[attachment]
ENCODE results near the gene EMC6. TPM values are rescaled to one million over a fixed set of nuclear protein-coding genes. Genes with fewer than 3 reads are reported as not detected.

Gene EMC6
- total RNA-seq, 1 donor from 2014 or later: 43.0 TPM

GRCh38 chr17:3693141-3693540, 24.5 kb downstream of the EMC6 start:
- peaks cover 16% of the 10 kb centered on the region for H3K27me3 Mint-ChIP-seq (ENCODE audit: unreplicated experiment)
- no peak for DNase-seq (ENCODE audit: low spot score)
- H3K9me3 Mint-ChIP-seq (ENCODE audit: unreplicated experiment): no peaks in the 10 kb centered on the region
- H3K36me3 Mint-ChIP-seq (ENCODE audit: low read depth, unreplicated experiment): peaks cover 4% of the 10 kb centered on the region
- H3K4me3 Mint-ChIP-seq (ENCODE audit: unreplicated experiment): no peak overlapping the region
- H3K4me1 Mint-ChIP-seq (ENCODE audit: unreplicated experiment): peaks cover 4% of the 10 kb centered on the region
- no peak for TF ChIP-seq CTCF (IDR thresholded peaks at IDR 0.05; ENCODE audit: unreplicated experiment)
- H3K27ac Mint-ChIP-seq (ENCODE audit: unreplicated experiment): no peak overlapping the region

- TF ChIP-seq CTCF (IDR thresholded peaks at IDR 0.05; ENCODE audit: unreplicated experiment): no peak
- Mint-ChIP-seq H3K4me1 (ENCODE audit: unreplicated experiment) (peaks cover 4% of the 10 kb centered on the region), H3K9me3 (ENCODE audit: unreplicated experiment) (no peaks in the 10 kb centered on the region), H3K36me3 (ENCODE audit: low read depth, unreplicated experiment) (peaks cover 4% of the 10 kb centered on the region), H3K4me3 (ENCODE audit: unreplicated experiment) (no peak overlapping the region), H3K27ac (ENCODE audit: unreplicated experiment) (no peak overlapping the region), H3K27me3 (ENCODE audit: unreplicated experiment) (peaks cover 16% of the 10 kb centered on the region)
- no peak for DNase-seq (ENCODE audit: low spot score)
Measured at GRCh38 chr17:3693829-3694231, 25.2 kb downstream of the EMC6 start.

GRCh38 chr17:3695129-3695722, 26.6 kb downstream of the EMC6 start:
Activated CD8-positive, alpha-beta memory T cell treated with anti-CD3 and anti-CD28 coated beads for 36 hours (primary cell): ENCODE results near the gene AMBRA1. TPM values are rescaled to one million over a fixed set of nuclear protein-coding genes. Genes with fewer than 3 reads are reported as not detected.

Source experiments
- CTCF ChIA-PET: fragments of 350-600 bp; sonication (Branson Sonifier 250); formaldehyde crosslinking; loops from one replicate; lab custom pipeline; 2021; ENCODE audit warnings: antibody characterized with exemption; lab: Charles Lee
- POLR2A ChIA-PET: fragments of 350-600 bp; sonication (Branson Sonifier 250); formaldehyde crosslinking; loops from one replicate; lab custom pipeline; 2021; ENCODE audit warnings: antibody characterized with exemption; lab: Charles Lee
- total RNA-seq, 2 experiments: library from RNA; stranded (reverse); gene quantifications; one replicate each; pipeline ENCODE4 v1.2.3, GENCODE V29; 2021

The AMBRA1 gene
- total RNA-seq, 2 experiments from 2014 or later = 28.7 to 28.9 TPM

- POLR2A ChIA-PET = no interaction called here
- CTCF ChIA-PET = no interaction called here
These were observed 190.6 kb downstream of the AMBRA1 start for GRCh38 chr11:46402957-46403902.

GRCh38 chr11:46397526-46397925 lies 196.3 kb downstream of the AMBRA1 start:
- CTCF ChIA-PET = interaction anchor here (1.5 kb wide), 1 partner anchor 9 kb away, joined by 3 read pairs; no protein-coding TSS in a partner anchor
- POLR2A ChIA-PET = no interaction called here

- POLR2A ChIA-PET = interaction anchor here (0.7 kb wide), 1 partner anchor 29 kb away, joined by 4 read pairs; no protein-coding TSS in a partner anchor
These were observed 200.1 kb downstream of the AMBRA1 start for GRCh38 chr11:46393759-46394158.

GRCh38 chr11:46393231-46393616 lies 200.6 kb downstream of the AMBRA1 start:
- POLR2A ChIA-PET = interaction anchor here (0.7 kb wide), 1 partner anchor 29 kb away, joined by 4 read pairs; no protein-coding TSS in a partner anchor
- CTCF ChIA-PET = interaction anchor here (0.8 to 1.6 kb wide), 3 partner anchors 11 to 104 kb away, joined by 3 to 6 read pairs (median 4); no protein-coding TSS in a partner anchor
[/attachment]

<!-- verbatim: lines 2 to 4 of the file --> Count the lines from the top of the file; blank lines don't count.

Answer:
Gene EMC6
- total RNA-seq, 1 donor from 2014 or later: 43.0 TPM

GRCh38 chr17:3693141-3693540, 24.5 kb downstream of the EMC6 start: